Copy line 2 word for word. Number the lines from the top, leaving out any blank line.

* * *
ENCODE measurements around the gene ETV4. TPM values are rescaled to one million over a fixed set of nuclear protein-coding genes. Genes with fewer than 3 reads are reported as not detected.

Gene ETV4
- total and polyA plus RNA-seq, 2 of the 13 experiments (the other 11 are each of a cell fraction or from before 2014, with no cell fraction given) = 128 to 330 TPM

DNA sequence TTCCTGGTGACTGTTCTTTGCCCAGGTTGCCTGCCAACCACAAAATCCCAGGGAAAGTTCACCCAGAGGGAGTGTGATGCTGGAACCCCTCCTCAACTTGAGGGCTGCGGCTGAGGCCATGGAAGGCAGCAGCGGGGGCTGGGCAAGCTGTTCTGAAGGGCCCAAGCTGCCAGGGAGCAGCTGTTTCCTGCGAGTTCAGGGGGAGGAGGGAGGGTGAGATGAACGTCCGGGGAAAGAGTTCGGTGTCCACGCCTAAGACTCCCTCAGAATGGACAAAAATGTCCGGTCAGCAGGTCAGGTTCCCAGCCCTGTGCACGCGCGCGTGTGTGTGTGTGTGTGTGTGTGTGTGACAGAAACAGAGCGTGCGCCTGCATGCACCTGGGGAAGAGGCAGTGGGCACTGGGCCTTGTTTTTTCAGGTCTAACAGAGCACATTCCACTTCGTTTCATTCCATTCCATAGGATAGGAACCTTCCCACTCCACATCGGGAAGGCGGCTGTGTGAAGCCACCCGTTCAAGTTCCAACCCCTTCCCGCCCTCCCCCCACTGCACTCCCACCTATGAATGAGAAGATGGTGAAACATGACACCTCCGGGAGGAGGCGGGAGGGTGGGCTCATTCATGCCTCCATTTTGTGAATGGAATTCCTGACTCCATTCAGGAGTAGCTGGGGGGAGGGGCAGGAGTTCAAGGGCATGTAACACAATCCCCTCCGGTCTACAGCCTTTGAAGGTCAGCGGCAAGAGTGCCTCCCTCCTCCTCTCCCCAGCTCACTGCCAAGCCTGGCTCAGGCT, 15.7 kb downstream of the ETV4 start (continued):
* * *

Gene ETV4